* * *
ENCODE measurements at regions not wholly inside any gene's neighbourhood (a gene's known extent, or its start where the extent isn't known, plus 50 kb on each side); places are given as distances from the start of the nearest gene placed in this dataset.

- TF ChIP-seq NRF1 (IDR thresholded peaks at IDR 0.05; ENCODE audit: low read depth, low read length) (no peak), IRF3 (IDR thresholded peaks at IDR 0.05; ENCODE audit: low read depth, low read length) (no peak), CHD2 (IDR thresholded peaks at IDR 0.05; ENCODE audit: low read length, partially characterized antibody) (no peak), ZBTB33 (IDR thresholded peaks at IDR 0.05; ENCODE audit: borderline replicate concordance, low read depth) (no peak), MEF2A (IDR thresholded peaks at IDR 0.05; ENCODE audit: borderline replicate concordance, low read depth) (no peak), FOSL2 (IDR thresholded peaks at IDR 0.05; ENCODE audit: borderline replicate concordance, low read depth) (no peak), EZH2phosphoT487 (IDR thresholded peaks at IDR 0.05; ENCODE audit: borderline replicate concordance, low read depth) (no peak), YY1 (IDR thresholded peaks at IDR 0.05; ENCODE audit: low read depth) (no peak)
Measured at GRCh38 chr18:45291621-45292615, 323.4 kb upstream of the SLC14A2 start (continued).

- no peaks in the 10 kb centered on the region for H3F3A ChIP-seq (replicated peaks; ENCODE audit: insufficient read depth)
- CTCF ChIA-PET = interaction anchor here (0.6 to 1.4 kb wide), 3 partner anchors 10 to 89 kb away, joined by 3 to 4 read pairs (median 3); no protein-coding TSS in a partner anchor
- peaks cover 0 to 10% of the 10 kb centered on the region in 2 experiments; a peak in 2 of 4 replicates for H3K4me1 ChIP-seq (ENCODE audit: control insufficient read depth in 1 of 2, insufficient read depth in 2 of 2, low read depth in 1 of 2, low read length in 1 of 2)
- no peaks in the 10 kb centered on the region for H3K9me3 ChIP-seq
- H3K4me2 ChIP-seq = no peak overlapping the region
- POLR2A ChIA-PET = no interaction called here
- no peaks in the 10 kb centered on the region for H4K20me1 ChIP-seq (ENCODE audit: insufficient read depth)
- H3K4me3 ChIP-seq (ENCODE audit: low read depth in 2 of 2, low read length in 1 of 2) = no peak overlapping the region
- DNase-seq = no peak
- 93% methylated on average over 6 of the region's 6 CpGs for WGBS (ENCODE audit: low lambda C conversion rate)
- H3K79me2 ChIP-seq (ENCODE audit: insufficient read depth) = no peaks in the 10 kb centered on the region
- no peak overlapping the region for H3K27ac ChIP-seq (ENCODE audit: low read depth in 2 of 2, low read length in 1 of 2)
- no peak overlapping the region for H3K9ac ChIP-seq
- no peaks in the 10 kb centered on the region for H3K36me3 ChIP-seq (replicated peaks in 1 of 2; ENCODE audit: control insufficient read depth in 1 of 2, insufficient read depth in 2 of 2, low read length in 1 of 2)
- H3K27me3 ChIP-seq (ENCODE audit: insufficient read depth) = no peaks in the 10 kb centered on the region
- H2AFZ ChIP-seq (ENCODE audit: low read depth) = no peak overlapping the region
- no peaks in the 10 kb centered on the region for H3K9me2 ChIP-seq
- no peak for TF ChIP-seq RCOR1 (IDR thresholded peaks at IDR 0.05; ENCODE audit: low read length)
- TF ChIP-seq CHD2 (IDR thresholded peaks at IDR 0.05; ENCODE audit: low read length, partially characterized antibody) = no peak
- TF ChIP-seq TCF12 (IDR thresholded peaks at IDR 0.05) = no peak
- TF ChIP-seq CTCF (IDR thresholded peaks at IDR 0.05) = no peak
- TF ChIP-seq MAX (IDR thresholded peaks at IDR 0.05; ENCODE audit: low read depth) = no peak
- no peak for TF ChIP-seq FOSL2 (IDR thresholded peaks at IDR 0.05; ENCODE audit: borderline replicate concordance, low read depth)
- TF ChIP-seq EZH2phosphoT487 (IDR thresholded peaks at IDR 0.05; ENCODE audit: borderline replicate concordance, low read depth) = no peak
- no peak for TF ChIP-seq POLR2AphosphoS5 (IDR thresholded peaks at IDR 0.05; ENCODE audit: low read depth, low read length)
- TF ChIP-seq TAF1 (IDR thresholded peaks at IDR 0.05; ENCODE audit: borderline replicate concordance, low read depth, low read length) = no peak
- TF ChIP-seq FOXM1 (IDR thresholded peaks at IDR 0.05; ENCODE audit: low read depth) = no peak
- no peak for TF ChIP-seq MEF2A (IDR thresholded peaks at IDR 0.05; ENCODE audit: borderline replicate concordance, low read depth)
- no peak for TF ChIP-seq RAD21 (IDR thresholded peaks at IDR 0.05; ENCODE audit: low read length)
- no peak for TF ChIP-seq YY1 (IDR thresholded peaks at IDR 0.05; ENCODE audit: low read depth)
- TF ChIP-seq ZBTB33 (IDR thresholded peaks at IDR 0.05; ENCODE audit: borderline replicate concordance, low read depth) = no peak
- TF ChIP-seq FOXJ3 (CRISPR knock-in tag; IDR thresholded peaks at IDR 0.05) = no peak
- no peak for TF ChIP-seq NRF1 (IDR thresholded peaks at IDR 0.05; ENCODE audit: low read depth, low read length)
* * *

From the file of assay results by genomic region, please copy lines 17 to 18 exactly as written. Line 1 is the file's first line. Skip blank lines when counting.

- no peaks in the 10 kb centered on the region for H3K36me3 ChIP-seq (replicated peaks in 1 of 2; ENCODE audit: control insufficient read depth in 1 of 2, insufficient read depth in 2 of 2, low read length in 1 of 2)
- H3K27me3 ChIP-seq (ENCODE audit: insufficient read depth) = no peaks in the 10 kb centered on the region